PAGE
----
Ironically, I first watched this movie (on VHS) when I myself was young enough to have a babysitter. I was just about 10 years old at the time, but having already blown through its early ‘90s contemporaries (Father of the Bride, My Girl and The Rockateer), this film—now 30 years old—was next in my queue of Blockbuster rentals, a real #tbt.
Here’s My Honest Review of ‘Don’t Tell Mom the Babysitter’s Dead’ (30 Years Too Late)
A brief synopsis in case you’re unfamiliar: Sue Ellen Crandell (Christina Applegate) is a 17-year-old girl about to embark on a summer free from parental supervision—her mom is Australia-bound with her fiancé, leaving Swell (her nickname) and her four younger siblings home alone. (It’s not lost on me that Kevin McCallister was also left to fend for himself this very same year.) But that’s just it: She won’t be on her own. Her mom hired an elderly babysitter…one who kicks the bucket after about two movie minutes on the job. Short on cash and determined to not call mom and protect her independence this summer, Sue Ellen is forced to step up and grow up (i.e. lie about her age and resumé to score a sweet job in the fashion industry and put food on the table for the kids).
As an impressionable career-minded middle schooler, I was enthralled. I also couldn’t help but cross-check the film with my own fantastical definition of what it was like to be a grown-up—fancy job, romance and kids all included.
In fact, this may have been the film’s goal. Roger Ebert wrote at the time, “[This film] is a consumerist, escapist fantasy for teenage girls [where Christina Applegate as a 17-year-old] gets to act out experiences that most girls her age only dream about.”
But that’s just it: 30 years—and, not kidding, about 47 subsequent viewings—later, Don’t Tell Mom the Babysitter’s Dead still holds up. Silly ‘90s tropes aside (like Sue Ellen swindling her way into an office job and the bizarre premise that any mother could really go off the grid for multiple months with five kids), what I find compelling even on this 48th (or something) watch, is Swell’s resourcefulness and confidence, not to mention her gumption as she takes charge of her own fate.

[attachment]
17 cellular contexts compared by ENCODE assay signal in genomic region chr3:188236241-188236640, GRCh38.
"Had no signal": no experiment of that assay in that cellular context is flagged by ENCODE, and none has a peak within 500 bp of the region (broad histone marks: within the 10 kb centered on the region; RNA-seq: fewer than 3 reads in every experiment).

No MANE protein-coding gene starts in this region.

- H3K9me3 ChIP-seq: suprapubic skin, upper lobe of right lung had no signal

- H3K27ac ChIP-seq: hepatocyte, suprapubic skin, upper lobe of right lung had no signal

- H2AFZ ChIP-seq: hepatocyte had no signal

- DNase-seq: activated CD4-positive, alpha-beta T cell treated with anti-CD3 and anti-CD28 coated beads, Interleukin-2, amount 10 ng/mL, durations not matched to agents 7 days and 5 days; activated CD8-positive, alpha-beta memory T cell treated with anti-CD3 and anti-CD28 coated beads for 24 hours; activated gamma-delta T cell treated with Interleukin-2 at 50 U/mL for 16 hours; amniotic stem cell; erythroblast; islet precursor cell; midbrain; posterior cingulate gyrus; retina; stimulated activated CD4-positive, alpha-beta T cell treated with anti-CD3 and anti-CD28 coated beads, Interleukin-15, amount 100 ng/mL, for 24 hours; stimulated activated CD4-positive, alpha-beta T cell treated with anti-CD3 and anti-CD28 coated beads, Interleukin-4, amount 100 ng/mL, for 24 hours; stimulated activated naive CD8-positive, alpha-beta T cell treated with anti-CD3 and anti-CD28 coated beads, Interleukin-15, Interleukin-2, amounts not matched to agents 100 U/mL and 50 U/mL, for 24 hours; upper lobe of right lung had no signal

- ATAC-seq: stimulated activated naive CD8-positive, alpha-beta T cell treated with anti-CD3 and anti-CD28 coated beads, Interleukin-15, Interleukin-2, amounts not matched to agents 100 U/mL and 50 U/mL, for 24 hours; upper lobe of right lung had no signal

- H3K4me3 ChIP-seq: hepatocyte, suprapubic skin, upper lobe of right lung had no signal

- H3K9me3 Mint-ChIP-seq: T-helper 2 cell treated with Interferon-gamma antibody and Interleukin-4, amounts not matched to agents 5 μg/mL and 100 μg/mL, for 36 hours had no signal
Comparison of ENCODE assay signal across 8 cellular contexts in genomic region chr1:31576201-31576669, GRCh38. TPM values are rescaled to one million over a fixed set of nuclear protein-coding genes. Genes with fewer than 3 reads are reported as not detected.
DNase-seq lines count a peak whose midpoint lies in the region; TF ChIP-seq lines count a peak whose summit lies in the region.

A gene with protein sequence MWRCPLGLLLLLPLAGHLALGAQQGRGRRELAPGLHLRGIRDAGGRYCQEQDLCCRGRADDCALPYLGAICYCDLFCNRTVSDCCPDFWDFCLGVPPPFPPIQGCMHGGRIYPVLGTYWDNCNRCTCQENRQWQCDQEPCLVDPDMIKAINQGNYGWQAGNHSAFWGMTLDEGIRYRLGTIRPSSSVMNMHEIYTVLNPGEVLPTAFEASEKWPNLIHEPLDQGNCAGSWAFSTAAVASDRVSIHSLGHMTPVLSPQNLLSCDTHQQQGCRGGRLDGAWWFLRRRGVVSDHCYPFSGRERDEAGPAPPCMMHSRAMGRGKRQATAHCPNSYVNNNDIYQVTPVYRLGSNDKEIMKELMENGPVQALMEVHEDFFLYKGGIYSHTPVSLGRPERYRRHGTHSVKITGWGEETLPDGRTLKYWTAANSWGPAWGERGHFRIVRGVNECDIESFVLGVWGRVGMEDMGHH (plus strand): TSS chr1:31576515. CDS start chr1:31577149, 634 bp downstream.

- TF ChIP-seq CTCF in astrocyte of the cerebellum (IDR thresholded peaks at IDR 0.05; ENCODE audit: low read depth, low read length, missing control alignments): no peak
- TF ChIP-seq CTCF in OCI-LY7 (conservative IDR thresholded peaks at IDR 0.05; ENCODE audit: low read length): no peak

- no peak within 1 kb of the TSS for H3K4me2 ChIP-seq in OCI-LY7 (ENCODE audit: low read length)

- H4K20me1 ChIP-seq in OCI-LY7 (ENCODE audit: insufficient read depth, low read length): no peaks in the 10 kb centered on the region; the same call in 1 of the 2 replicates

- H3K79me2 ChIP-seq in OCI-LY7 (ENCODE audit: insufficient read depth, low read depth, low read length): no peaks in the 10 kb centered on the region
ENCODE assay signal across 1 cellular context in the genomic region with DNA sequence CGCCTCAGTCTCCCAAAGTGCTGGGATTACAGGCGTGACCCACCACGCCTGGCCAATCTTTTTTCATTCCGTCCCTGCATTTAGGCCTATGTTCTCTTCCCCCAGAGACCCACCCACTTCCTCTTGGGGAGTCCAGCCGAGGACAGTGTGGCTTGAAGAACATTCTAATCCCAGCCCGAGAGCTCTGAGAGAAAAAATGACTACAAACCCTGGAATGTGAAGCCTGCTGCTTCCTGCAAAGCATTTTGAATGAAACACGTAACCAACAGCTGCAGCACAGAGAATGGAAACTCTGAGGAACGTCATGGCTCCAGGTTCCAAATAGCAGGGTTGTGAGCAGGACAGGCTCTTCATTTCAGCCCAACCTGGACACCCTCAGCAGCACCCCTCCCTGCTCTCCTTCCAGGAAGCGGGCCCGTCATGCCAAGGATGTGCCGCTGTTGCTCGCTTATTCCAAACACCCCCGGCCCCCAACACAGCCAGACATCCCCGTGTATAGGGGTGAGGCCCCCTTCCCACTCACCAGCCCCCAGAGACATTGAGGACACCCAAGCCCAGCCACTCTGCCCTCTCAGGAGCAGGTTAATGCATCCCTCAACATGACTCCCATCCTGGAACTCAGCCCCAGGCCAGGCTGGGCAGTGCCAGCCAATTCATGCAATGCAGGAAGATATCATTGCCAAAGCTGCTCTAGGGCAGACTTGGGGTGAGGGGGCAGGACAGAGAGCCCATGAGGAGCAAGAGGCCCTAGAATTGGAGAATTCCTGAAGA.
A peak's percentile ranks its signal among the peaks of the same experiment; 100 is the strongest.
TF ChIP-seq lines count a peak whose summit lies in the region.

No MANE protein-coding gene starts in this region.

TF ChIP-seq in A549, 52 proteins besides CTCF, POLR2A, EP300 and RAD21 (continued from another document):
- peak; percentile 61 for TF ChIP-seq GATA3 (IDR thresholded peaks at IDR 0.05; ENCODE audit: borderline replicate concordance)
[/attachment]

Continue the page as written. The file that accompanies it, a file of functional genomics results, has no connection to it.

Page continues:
Disclaimer: Yes, my affection for the film—which has a 35 percent Rotten Tomatoes rating, ouch—may be rooted in nostalgia and a love of cool-girl Christina Applegate, who’s still cool btw (hello, Dead to Me). But there’s a reason I still frequently say or at least think, “I’m right on top of that, Rose.” Hear me out.
1. It’s Pretty Damn Awesome That Sue Ellen Dresses For The Job She Wants…and Gets It.
Suspension of disbelief is required (like the idea that fudging a resumé and a 15-second conversation with an executive, the bulk of which is spent mocking a receptionist, could land you a big deal job). But Swell does have an eye for fashion. That scene where she shops her mom’s closet, pulls together several killer ensembles, then breezes in for an interview and gets the job? That’s basically porn for anyone wide-eyed and optimistic about the potential of a job in their dream career. And let’s not forget that her ahead-of-her-time talent actually helps save the brand in the end. She may not have been able to send a fax or handle the goddamn QED Report, but perhaps she was deserving of the job in the end. (That scene where Swell has to let go of Franklin, the head designer, and then is struck with boundless inspiration as wardrobe rack after wardrobe rack whizzes past? Chills.)